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Guest Blackwatch Border Collies

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Guest Blackwatch Border Collies

I hope to hear what others feel is the best practice to do with your partner before its your turn on sheep. Should you drill the dog on downs, make sure he/she is listening to you...or practice calming yourself and centering your thoughts about the course. Not be prepared can be unsettling to your doggie partner also. Which do you do?

Carla

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Guest Pipedream Farm

About 4 runs before mine, I take my dog out to make sure she's empty.

I then put her back in her crate (my dogs get wound up watching).

When it's time to go "on deck" I bring her out on lead correcting her for pulling.

I make sure she doesn't see the sheep go into the exhaust.

We walk to the post lined up with the fetch line (if possible).

Part way to the post I unhook her (depending upon my trust in her to stay with me or at least come back to my side when called).

 

I try very hard to stay calm and go onto the field as if I'm working my dog at home. This is the hardest part for me. The times I've been able to go onto the field just to work my dog are the times we've done our best.

 

Mark

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Guest Blackwatch Border Collies
About 4 runs before mine, I take my dog out to make sure she's empty.

I then put her back in her crate (my dogs get wound up watching).

When it's time to go "on deck" I bring her out on lead correcting her for pulling.

I make sure she doesn't see the sheep go into the exhaust.

We walk to the post lined up with the fetch line (if possible).

Part way to the post I unhook her (depending upon my trust in her to stay with me or at least come back to my side when called).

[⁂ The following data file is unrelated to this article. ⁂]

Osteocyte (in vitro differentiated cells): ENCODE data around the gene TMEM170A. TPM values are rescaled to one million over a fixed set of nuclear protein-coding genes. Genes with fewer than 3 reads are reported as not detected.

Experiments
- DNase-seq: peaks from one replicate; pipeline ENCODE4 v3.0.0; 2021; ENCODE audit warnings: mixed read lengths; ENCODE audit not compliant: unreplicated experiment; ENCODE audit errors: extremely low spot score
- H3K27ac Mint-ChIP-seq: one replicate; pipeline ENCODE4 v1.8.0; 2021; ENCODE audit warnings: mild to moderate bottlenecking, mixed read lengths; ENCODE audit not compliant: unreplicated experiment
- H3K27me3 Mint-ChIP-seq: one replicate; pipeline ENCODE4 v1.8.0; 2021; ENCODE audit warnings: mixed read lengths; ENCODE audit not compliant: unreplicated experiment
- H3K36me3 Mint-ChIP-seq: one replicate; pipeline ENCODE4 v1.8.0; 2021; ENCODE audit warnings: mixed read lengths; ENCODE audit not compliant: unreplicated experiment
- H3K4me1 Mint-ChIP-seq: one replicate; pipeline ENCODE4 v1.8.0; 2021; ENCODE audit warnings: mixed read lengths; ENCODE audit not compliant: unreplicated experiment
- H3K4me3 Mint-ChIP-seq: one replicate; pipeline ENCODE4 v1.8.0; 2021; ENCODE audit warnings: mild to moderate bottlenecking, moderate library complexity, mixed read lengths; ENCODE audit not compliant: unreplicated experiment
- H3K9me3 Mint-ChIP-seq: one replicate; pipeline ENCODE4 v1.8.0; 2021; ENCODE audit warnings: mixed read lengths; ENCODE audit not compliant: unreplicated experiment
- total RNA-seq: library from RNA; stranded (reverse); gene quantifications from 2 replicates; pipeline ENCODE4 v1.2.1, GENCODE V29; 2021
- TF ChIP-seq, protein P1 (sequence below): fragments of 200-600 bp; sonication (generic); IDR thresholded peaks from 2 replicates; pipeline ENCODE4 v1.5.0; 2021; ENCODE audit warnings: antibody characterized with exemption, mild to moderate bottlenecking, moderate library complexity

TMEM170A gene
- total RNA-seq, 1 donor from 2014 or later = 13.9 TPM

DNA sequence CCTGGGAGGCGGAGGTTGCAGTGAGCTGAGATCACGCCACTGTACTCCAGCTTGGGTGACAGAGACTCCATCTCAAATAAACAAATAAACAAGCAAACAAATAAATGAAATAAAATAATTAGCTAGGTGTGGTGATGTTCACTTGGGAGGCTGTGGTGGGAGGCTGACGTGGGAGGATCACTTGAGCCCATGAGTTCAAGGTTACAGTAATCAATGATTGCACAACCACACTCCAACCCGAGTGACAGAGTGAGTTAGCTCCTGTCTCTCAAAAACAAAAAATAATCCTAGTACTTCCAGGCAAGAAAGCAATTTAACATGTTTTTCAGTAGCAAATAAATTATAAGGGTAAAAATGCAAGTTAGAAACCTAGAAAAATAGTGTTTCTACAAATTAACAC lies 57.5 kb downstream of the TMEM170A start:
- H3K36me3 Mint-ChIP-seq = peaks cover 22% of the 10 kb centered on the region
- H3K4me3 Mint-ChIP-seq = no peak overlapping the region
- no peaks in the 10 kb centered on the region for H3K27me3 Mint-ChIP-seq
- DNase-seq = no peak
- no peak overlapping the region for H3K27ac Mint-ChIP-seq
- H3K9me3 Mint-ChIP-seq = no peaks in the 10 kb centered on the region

I try very hard to stay calm and go onto the field as if I'm working my dog at home. This is the hardest part for me. The times I've been able to go onto the field just to work my dog are the times we've done our best.

 

Mark

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Another thing people like to do a few runs before they are up is to show their dog the sheep being lifted by the preceding dogs. This way the dog in question gets an idea of where the action is going to be. For really big outruns this can be pretty important. Even for smaller outruns with greener dogs, all the excitement and distraction can easily make your dog go to the wrong place unless they clearly know where the sheep are.

 

charlie

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Guest Pipedream Farm

Along the same line of thought as Charlie; I try to get on the field (behind the post) after the sheep have been exhausted but before my sheep are brought to the set-out point. That way my dog can see the movement of our sheep. Depending upon the layout of the field and what has happened in the run before you, this may not be possible.

 

Mark

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  • 2 weeks later...
Guest Blackwatch Border Collies

Thanks for the replys ~ I like the idea of letting the dog see the lift and I like the idea of getting to the post before the set out. I will have an opportunity to try both this weekend. It will be my first time out with this dog and also a long time past passed since I have been at the post. CP

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